saddle hornThe cost of a  saddle will be fairly close from shop to shop.  The best materials cost each shop the same and a good craftsman must expect fair payment for his experience, skill and overhead.  The reasons for large deviations in price should be carefully examined.  In other words, don’t expect to find any “bargains” in a good custom saddle.  I have never been able to understand why any horseman will pay $25,000 for a pickup truck  that will depreciate and wear out in 8 years and, at the same time, hesitate at $2,500 for a custom saddle that will probably last for a couple of generations!

Factory or Production line saddles are basically machine made in a mass-production environment.  The parts are machine cut with steel dies and designs are embossed with huge hydraulic presses.  One or two workers do each type of operation, in assembly line style, before the saddle is passed over to the next team.  No one individual builds the entire saddle and it is unlikely that the same quality standards apply to each part.

Construction is sometimes very good and many of these saddles are just as strong as most custom outfits, however, many factory-made saddles have surprisingly poor construction.  These will be evident by the use of low-grade leather, cheap buckles and rigging plates, plastic stirrups and the use of staples in place of nails and screws.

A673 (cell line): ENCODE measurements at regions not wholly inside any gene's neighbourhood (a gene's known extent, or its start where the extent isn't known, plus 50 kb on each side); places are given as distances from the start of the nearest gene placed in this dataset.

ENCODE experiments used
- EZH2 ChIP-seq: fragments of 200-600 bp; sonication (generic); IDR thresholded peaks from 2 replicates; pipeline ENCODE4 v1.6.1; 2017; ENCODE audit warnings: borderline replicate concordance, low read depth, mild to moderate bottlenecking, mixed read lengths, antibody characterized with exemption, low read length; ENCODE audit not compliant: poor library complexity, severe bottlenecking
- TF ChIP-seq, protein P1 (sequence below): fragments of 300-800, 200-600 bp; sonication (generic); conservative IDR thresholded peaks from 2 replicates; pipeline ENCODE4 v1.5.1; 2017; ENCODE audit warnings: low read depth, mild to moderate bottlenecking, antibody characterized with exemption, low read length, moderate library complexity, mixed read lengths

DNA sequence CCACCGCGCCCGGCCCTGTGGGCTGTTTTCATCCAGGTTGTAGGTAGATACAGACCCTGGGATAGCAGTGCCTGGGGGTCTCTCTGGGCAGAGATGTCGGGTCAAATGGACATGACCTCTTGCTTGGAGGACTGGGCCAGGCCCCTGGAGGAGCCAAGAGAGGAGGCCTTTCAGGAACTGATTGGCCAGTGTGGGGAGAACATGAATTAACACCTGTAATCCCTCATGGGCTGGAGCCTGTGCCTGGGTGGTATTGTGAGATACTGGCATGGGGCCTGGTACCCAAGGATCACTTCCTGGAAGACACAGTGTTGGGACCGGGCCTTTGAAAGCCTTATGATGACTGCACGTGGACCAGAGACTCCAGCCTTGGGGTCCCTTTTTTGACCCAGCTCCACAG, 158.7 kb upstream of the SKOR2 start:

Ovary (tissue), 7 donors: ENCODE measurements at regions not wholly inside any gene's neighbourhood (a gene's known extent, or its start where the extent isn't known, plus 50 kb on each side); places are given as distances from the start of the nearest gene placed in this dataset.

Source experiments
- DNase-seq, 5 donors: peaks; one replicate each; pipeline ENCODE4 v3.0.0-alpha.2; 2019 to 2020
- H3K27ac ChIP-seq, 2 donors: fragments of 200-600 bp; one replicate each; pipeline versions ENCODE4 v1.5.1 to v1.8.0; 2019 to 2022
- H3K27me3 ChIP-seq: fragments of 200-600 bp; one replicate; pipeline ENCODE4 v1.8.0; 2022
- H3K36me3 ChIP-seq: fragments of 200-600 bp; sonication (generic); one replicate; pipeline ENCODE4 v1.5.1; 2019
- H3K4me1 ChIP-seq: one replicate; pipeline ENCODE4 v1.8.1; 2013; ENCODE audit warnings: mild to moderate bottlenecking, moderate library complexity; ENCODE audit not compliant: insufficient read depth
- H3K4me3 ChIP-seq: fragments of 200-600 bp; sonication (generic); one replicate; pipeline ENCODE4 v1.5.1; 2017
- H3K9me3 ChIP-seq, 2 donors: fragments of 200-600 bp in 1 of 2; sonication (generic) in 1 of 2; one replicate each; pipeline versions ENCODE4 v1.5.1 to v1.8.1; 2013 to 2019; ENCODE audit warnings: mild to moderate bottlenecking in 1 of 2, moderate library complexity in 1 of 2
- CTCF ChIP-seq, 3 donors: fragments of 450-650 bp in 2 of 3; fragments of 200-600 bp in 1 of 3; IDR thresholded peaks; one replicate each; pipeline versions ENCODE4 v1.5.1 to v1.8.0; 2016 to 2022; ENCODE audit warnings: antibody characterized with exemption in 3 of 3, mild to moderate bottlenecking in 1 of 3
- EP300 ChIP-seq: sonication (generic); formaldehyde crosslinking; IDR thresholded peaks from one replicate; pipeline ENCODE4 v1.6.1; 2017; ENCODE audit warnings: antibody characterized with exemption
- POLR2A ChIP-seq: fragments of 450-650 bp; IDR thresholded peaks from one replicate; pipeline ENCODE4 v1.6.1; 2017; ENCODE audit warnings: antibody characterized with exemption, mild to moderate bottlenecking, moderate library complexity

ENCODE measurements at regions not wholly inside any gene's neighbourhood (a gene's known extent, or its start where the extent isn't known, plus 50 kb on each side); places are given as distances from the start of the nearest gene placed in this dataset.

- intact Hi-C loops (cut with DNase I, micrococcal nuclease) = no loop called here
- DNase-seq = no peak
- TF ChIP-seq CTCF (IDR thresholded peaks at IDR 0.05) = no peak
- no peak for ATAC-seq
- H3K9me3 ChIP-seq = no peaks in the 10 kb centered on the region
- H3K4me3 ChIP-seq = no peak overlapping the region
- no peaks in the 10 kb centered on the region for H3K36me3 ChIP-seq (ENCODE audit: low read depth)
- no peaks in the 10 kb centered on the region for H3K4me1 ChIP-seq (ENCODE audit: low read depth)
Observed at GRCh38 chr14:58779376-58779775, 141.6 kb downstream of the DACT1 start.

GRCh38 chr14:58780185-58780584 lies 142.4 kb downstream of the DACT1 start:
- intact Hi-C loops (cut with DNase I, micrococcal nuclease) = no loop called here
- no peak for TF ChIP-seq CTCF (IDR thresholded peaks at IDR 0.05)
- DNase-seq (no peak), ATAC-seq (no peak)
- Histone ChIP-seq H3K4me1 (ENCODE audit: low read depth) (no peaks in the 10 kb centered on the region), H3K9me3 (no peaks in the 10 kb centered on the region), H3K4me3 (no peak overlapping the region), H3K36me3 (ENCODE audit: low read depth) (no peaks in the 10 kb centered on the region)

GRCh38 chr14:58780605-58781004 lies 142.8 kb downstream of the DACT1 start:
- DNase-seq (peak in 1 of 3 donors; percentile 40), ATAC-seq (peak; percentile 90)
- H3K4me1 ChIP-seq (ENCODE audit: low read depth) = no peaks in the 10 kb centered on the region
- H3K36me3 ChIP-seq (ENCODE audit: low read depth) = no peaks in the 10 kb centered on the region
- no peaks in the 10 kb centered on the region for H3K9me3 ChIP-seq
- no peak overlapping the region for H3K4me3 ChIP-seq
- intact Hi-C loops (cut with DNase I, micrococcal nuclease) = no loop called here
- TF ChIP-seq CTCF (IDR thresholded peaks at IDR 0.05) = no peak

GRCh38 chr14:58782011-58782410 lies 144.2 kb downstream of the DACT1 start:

Many of these manufactured rigs are dressed up with “silver” corners, trim and conchos and have beautiful carving.  This carving is not accomplished by hand, but is first with a commercial multi-ton press and then some of the edges are dressed-up by hand.  This gives additional depth and makes it appear as though all the work was done by a skilled leather carver.

Even though most manufacturers offer a variety of sizes and styles the purchaser has very few options due to Let’s look at some basic guidelines for evaluating a used rig before purchase.

First, of course, is evaluation of the tree.  Is it’s width right for your horse?  Is it solid?  A broken tree cannot be made whole again, even if it is repaired.  No matter how nice the rest of the saddle is if the tree is broken you should walk away.  How do you check for this?  Put the saddle down on its horn and press downward on the cantle ... hard!  If it is broken you will feel the flex and you might even hear popping sounds.  Pass that test?  Now lay it on its side and press against the bars.  Same thing, if it flexes walk away!

antique saddleLook under the jockeys at the ends.  Is the rawhide firm and tight or is it cracked, peeling and has the lacing going bad?  (expensive to repair)  How about the leather throughout?  Is it dry or is it deeply cracked?  If it is dry you can oil it, but if it is cracked it is not going to heal.  If it feels too oily and is very dark maybe the seller is trying to cover up the fact that it has been abused in the past.